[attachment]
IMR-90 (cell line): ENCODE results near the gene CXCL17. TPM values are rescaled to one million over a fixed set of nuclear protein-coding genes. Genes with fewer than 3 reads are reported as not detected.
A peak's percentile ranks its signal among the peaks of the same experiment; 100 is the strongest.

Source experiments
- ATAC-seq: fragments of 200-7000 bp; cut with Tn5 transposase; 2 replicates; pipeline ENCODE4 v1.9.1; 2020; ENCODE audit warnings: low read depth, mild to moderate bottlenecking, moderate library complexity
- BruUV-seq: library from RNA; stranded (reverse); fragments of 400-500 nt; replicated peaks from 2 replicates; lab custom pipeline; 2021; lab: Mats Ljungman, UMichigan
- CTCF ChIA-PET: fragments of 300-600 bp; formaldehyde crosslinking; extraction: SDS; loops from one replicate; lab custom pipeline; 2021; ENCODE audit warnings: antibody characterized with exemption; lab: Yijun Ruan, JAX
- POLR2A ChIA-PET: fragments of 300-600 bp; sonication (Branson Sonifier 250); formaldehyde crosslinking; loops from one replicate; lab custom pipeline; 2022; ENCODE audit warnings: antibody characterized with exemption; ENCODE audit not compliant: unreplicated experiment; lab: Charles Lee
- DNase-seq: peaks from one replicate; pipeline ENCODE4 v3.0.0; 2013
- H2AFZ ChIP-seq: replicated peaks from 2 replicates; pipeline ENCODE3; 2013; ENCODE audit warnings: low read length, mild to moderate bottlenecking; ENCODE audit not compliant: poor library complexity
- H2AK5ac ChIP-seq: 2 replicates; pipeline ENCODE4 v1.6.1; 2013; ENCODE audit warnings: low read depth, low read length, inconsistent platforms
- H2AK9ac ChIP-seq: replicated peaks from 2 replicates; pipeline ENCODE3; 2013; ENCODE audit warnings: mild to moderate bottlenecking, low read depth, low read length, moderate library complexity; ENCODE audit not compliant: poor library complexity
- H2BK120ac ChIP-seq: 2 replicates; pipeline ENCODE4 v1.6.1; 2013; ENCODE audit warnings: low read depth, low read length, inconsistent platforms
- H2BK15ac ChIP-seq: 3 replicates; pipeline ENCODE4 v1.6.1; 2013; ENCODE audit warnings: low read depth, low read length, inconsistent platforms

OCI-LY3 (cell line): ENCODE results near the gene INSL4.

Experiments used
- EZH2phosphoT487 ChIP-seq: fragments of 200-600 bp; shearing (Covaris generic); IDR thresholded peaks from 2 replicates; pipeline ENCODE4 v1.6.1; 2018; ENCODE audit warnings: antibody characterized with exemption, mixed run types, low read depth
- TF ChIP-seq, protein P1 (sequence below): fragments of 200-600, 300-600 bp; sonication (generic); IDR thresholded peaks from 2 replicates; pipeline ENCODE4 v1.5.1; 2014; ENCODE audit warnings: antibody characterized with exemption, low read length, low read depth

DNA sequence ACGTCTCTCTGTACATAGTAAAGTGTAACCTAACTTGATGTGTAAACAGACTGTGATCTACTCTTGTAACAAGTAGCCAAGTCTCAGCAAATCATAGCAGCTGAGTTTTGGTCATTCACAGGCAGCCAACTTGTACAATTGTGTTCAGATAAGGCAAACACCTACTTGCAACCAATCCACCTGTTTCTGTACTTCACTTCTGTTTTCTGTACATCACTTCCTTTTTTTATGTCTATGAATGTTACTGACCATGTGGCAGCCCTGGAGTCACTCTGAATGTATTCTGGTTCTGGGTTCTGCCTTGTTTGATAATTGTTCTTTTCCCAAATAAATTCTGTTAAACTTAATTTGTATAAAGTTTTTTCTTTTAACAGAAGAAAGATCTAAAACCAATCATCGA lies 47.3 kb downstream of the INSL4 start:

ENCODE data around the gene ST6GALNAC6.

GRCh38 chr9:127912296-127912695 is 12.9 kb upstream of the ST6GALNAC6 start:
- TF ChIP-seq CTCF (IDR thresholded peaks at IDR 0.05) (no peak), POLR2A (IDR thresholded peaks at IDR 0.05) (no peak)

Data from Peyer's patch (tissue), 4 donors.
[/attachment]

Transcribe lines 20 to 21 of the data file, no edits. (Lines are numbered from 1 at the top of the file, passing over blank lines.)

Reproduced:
GRCh38 chr9:127912296-127912695 is 12.9 kb upstream of the ST6GALNAC6 start:
- TF ChIP-seq CTCF (IDR thresholded peaks at IDR 0.05) (no peak), POLR2A (IDR thresholded peaks at IDR 0.05) (no peak)